The Olympics is a corporate advertising event of gargantuan proportions, but participation is restricted to the Olympics Committee, broadcast network and advertisers.
The players can take no part in either advertising or “propaganda,” as the IOC calls it — as some US hockey players are finding out:
Trouble is brewing over United States ice hockey goalie Jonathan Quick and the â€œSupport Our Troopsâ€ slogan on his helmet. Slogans of this sort are banned under Olympic rules and Quick will be told to remove it, the International Ice Hockey Federation has told Reuters.
Ryan Miller has also been told to remove the slogan â€œMiller Timeâ€ from his helmet while the third American netminder Tim Thomas had already placed a sticker over a slogan on his mask for the Vancouver Winter Olympics.
IOC rules forbid political propoganda or advertisements being placed on equipment. â€œIf the players donâ€™t agree with the interpretation they can ask the USOC (United States Olympic Committee) to petition the IOC.â€
Miller said he had agreed to remove â€œMiller Timeâ€, which is also a popular beer company slogan, but might fight to keep â€œMatt Manâ€, a tribute to a dead friend from being taken off his helmet.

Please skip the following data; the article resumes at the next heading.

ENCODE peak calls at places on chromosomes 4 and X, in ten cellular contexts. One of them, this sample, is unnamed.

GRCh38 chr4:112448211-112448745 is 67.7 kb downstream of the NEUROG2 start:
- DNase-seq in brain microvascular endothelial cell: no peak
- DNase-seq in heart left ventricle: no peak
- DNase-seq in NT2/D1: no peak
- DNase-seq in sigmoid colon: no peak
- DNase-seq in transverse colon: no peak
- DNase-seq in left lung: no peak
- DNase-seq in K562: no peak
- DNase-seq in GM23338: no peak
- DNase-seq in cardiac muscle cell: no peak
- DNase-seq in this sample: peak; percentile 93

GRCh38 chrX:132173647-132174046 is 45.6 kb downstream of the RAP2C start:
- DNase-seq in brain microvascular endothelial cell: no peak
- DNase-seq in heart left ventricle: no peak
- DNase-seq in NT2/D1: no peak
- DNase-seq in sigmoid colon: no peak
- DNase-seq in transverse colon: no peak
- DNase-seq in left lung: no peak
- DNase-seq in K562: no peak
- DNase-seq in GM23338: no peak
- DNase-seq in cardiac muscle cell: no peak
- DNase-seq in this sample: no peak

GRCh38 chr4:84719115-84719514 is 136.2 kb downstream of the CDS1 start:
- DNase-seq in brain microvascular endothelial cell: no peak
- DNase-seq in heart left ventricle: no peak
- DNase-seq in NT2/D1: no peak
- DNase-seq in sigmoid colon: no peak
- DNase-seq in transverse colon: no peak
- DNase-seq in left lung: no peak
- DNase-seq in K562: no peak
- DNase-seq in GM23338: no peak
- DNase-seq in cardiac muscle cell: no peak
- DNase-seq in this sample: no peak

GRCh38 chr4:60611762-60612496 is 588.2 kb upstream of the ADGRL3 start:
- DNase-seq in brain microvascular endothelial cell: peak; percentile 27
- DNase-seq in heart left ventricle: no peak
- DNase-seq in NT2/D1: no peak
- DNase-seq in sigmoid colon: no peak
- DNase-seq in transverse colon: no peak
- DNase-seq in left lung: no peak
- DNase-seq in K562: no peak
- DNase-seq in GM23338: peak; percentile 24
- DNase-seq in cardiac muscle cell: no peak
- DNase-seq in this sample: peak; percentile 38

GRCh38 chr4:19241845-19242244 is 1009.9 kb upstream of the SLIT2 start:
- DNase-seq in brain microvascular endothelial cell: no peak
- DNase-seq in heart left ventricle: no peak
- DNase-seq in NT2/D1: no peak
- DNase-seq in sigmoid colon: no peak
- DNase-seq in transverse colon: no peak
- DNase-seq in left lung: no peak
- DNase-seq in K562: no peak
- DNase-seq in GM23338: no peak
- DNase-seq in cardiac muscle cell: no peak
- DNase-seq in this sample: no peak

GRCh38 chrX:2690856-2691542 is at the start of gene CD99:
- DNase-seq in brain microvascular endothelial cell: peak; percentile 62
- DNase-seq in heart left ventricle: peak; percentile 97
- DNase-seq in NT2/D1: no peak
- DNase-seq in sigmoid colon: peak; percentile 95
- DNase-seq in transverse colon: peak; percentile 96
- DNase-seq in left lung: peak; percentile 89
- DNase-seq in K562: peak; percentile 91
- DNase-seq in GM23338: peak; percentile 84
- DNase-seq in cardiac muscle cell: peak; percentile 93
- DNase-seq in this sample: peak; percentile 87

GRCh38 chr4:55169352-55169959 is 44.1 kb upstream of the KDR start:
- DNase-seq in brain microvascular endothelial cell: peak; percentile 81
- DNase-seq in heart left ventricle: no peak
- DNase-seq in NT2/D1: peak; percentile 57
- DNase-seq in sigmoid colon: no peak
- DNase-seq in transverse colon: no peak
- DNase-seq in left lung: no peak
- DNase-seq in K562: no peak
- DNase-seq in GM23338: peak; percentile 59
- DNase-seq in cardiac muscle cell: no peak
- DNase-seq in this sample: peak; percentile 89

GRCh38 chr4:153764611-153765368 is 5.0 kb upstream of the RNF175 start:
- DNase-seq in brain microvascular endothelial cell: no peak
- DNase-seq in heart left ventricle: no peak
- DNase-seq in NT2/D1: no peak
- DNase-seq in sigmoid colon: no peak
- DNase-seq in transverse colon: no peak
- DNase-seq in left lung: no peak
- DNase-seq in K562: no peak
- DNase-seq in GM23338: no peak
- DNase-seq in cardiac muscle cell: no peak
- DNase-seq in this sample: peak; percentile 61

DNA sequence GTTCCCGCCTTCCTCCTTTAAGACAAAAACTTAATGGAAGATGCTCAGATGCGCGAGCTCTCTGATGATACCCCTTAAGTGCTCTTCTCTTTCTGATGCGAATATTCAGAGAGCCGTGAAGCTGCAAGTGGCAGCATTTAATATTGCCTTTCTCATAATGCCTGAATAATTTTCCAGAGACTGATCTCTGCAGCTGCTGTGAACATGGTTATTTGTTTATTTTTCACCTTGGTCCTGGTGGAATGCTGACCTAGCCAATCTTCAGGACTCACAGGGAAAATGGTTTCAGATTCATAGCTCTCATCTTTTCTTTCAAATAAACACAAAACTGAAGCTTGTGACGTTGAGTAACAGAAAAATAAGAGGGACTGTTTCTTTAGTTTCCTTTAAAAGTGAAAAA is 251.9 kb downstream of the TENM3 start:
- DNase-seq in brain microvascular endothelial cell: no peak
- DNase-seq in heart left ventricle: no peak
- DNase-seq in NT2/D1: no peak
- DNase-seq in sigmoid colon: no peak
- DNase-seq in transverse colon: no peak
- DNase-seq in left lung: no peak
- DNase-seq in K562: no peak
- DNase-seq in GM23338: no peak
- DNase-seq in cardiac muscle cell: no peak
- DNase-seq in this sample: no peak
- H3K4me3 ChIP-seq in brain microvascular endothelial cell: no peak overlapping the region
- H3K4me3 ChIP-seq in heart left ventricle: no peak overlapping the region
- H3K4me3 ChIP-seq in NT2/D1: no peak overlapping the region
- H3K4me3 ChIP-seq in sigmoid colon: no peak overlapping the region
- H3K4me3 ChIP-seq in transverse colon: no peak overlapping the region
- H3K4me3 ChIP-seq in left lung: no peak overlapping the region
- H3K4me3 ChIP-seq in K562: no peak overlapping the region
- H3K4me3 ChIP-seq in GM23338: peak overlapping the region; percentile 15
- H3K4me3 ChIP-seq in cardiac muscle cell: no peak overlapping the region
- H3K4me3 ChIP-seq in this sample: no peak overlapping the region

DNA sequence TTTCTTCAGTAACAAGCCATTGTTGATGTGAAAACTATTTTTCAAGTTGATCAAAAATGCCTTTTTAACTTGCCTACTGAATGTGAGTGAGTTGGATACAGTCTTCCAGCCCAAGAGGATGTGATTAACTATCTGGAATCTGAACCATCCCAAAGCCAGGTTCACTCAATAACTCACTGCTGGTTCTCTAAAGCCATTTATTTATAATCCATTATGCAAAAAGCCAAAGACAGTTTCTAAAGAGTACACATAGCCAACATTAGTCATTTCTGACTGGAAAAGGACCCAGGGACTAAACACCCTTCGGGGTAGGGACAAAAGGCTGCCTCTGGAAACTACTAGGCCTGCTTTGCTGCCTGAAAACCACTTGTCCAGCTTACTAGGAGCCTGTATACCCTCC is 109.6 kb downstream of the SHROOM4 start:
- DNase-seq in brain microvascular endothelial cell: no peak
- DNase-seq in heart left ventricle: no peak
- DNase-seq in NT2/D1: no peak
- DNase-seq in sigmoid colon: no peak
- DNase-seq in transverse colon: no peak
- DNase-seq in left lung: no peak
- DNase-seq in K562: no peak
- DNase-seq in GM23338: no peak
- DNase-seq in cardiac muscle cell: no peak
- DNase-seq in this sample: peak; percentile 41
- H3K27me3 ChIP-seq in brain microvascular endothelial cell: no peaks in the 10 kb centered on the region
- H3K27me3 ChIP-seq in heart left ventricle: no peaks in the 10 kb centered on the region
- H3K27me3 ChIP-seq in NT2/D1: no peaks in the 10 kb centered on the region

“Your petition to the IOC will be processed just as soon as the Olympics are over.”
It seems like the IOC would want a stronger “support our troops” message — without troops there wouldn’t have been anybody to stop the madman who they chose to host the 1936 Summer Olympics.
You know who this will upset? Sean Penn. He told Larry King that he too supports the troops — well, as long as they’re not fighting anybody.
Update: According to Ace of Spades, the IOC has said nothing of having Ryan Miller remove this piece of American symbolism on the side of his helmet: